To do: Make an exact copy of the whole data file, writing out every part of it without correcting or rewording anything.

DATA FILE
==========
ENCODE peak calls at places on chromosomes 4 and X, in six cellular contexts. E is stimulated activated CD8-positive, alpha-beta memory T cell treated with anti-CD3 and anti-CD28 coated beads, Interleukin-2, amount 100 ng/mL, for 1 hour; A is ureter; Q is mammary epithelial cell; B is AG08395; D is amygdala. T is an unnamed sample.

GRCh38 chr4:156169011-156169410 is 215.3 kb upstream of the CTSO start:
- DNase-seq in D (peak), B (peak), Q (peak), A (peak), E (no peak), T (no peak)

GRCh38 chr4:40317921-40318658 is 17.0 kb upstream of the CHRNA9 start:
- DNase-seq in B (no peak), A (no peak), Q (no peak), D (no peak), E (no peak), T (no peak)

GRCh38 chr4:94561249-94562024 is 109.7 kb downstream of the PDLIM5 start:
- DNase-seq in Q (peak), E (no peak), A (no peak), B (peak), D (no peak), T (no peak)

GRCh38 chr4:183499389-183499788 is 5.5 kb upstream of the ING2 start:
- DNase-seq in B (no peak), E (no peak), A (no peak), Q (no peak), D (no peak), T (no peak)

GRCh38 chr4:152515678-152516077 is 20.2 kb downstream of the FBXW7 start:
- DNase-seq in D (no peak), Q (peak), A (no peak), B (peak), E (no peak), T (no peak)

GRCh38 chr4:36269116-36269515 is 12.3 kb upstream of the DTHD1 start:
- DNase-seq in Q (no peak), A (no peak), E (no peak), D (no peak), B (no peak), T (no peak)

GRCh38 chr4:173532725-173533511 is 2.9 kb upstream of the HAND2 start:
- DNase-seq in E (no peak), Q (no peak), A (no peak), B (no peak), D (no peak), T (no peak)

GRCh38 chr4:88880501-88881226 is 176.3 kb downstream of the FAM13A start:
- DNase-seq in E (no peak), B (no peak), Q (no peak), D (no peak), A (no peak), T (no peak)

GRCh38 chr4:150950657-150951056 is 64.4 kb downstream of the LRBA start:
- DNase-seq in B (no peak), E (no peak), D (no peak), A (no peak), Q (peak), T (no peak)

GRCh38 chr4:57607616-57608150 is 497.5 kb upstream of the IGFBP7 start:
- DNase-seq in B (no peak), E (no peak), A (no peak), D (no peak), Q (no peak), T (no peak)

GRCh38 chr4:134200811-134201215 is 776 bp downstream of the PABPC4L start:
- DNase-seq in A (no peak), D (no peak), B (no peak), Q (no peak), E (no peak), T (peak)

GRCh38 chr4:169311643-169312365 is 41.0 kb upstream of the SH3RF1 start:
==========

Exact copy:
ENCODE peak calls at places on chromosomes 4 and X, in six cellular contexts. E is stimulated activated CD8-positive, alpha-beta memory T cell treated with anti-CD3 and anti-CD28 coated beads, Interleukin-2, amount 100 ng/mL, for 1 hour; A is ureter; Q is mammary epithelial cell; B is AG08395; D is amygdala. T is an unnamed sample.

GRCh38 chr4:156169011-156169410 is 215.3 kb upstream of the CTSO start:
- DNase-seq in D (peak), B (peak), Q (peak), A (peak), E (no peak), T (no peak)

GRCh38 chr4:40317921-40318658 is 17.0 kb upstream of the CHRNA9 start:
- DNase-seq in B (no peak), A (no peak), Q (no peak), D (no peak), E (no peak), T (no peak)

GRCh38 chr4:94561249-94562024 is 109.7 kb downstream of the PDLIM5 start:
- DNase-seq in Q (peak), E (no peak), A (no peak), B (peak), D (no peak), T (no peak)

GRCh38 chr4:183499389-183499788 is 5.5 kb upstream of the ING2 start:
- DNase-seq in B (no peak), E (no peak), A (no peak), Q (no peak), D (no peak), T (no peak)

GRCh38 chr4:152515678-152516077 is 20.2 kb downstream of the FBXW7 start:
- DNase-seq in D (no peak), Q (peak), A (no peak), B (peak), E (no peak), T (no peak)

GRCh38 chr4:36269116-36269515 is 12.3 kb upstream of the DTHD1 start:
- DNase-seq in Q (no peak), A (no peak), E (no peak), D (no peak), B (no peak), T (no peak)

GRCh38 chr4:173532725-173533511 is 2.9 kb upstream of the HAND2 start:
- DNase-seq in E (no peak), Q (no peak), A (no peak), B (no peak), D (no peak), T (no peak)

GRCh38 chr4:88880501-88881226 is 176.3 kb downstream of the FAM13A start:
- DNase-seq in E (no peak), B (no peak), Q (no peak), D (no peak), A (no peak), T (no peak)

GRCh38 chr4:150950657-150951056 is 64.4 kb downstream of the LRBA start:
- DNase-seq in B (no peak), E (no peak), D (no peak), A (no peak), Q (peak), T (no peak)

GRCh38 chr4:57607616-57608150 is 497.5 kb upstream of the IGFBP7 start:
- DNase-seq in B (no peak), E (no peak), A (no peak), D (no peak), Q (no peak), T (no peak)

GRCh38 chr4:134200811-134201215 is 776 bp downstream of the PABPC4L start:
- DNase-seq in A (no peak), D (no peak), B (no peak), Q (no peak), E (no peak), T (peak)

GRCh38 chr4:169311643-169312365 is 41.0 kb upstream of the SH3RF1 start: